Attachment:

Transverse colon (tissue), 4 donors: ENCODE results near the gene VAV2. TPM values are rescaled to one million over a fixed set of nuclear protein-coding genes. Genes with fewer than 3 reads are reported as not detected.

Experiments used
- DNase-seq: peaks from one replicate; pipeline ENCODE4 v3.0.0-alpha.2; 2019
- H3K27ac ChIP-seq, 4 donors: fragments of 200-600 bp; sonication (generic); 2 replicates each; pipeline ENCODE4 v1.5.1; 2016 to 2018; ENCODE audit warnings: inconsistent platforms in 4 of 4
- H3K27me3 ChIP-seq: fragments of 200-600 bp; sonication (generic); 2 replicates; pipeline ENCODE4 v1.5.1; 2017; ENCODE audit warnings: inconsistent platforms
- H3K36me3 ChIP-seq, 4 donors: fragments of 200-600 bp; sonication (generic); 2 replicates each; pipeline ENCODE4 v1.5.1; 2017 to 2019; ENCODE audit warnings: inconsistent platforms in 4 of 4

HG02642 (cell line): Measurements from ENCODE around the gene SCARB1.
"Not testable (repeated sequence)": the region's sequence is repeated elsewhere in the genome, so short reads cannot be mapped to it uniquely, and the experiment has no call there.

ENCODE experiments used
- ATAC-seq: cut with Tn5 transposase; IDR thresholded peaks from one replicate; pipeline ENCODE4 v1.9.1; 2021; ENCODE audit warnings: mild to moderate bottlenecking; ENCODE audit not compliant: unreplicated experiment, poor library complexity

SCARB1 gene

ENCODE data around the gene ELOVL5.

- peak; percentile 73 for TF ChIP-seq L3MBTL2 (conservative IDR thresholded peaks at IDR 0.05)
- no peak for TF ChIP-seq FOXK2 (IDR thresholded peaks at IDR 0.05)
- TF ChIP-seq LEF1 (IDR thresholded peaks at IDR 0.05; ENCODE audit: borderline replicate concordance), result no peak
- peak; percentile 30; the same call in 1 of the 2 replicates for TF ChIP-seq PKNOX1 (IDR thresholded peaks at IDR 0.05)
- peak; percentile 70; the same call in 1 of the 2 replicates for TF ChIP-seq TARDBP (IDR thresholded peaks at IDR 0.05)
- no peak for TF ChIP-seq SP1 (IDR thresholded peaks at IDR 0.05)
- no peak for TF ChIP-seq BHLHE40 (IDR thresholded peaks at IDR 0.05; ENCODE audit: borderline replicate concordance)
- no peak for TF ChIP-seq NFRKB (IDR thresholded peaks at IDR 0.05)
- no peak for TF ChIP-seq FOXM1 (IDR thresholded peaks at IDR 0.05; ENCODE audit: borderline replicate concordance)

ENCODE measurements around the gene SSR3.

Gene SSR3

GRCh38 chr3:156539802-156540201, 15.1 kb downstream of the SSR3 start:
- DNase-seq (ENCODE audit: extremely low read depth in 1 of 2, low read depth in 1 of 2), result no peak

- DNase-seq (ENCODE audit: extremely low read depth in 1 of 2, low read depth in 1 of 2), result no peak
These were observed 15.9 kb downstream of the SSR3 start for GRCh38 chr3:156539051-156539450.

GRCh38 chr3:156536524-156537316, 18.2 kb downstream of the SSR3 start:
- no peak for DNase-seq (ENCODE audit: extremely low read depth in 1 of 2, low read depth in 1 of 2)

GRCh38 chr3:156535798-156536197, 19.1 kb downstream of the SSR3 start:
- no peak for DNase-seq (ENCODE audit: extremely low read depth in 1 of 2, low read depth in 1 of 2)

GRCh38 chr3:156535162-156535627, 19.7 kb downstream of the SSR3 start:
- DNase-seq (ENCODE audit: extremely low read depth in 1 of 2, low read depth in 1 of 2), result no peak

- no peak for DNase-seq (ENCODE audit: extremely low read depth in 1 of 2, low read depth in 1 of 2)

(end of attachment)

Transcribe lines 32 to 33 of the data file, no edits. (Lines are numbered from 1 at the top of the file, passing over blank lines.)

GRCh38 chr3:156535162-156535627, 19.7 kb downstream of the SSR3 start:
- DNase-seq (ENCODE audit: extremely low read depth in 1 of 2, low read depth in 1 of 2), result no peak